English Grammar 101 for Business Writing

Katie Almeida Spencer
Post by Katie Almeida Spencer
Originally published July 5, 2022, updated July 12, 2022
English Grammar 101 for Business Writing

English grammar for business writing is actually a bit easier than grammar for other types of writing. Business writing in English relies on short, clear, direct sentences. It prioritizes clarity over sophistication, and this means easier grammar.

Here are six key suggestions to improve your business English grammar for writing and enhance communication skills as you write to business professionals. 

1. Use simple verb structures

To really succeed in business English, you only need to know six tenses:

  1. Simple Present
  2. Present Continuous
  3. Simple Past
  4. Past Continuous
  5. Simple Future
  6. Present Perfect

With these six tenses, you can describe what you have done in the past, what you are doing NOW, and how all of that will impact the future.

Avoid future perfect continuous, for example, even though it looks and sounds fancy because it is hard to use correctly and hard for anyone to understand (I have to construct a little mental image in my head to figure out what these sentences mean regarding time, and I teach this stuff!). Stick to the six straightforward, simple verb tenses in order to convey your message clearly, directly, and succinctly.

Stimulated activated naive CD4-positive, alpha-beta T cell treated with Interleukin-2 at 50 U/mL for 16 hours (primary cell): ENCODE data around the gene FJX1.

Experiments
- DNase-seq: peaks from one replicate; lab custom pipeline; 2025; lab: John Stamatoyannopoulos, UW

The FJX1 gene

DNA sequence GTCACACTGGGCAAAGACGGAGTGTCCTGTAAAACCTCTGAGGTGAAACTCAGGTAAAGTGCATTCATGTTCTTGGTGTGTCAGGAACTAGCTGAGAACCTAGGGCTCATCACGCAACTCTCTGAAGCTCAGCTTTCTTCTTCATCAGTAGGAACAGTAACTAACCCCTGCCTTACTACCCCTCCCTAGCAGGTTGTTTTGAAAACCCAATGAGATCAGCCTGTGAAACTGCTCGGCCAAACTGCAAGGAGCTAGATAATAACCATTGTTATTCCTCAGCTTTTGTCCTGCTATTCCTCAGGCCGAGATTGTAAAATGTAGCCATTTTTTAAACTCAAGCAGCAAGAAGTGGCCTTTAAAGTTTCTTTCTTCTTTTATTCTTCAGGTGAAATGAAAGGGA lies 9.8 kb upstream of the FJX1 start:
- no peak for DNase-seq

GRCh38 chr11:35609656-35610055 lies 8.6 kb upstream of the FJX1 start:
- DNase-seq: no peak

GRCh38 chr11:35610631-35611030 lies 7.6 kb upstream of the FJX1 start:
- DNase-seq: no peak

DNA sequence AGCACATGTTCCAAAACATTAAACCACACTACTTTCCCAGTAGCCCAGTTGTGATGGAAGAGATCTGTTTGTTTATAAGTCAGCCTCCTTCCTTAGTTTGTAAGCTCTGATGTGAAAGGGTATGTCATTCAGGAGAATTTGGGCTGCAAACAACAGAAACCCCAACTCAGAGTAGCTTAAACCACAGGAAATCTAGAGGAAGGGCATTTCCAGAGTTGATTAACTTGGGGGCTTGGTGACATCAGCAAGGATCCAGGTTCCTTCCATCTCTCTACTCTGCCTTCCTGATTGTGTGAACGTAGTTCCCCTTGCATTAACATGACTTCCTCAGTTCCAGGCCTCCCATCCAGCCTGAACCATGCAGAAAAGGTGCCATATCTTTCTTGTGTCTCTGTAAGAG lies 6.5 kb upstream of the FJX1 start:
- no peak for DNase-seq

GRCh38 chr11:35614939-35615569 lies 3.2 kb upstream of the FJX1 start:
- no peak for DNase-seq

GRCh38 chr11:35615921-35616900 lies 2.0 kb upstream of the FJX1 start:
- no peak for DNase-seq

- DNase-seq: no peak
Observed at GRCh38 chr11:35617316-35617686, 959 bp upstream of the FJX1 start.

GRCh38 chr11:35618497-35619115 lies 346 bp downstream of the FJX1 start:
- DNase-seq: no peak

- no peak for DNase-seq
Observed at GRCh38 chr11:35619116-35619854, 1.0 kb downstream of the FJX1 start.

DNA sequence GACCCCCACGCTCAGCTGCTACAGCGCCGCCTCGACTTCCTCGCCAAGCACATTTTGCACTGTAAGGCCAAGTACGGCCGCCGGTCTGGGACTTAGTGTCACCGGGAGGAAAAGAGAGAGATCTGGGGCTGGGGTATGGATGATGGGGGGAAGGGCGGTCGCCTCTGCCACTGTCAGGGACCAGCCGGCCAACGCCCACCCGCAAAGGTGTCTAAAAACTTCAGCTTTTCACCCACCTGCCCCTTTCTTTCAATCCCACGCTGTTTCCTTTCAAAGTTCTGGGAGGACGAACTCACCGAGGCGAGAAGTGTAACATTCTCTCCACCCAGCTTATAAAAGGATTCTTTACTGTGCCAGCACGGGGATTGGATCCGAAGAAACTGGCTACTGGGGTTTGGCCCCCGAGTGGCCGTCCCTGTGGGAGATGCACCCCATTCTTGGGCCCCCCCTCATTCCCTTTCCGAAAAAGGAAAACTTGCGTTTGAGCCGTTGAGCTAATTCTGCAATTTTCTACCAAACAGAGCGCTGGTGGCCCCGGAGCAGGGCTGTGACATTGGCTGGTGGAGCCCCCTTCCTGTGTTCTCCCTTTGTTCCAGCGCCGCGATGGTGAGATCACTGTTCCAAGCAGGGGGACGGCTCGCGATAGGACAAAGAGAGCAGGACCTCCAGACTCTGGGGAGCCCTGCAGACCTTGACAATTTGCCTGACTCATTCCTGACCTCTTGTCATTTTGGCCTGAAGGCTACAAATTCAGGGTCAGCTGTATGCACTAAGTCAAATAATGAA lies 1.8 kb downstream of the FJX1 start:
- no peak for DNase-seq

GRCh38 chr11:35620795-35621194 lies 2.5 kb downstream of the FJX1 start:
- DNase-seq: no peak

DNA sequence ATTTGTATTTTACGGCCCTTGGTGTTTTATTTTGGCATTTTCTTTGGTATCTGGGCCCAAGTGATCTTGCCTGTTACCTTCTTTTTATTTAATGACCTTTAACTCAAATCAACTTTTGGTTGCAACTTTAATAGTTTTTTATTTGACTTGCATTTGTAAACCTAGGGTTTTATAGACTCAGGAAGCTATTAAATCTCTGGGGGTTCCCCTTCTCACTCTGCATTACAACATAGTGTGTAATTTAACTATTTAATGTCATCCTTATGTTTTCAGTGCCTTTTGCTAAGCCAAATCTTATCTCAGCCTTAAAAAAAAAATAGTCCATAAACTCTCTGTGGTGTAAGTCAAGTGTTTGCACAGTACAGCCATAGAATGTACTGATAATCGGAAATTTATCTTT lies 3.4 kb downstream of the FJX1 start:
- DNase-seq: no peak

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2. Use the active voice 

Business writing leans heavily on the active voice because it is shorter, clearer, and easier to understand. Because business communication prioritizes clarity over sophistication, the active voice is preferred. The passive voice is a longer, denser verb structure in which the subject of the sentence is receiving the action, not doing it. 

Here are some examples:

John delivered the report to Brenda.
This sentence is in the ACTIVE voice. John is the subject of the sentence, and he is doing the action (delivered).

The report was delivered to Brenda by John.
This sentence is in the PASSIVE voice. The subject of the sentence is “the report”, and it’s not doing anything - it’s receiving the action. It means the exact same as the active sentence above, but the focus is on the report (which again, didn’t do anything here). This construction is also longer and much more difficult to understand. 

Brenda received the report from John.
This sentence is ACTIVE voice. The subject, Brenda, is still doing the action (received). If you need to put the focus on Brenda, this is a good way to do it. 

The report was received by Brenda from John.
This sentence is PASSIVE voice, and it’s atrocious. It’s long, complicated, has too many prepositions, and it’s difficult to understand exactly who did what because the subject, the report, is again, not doing the action.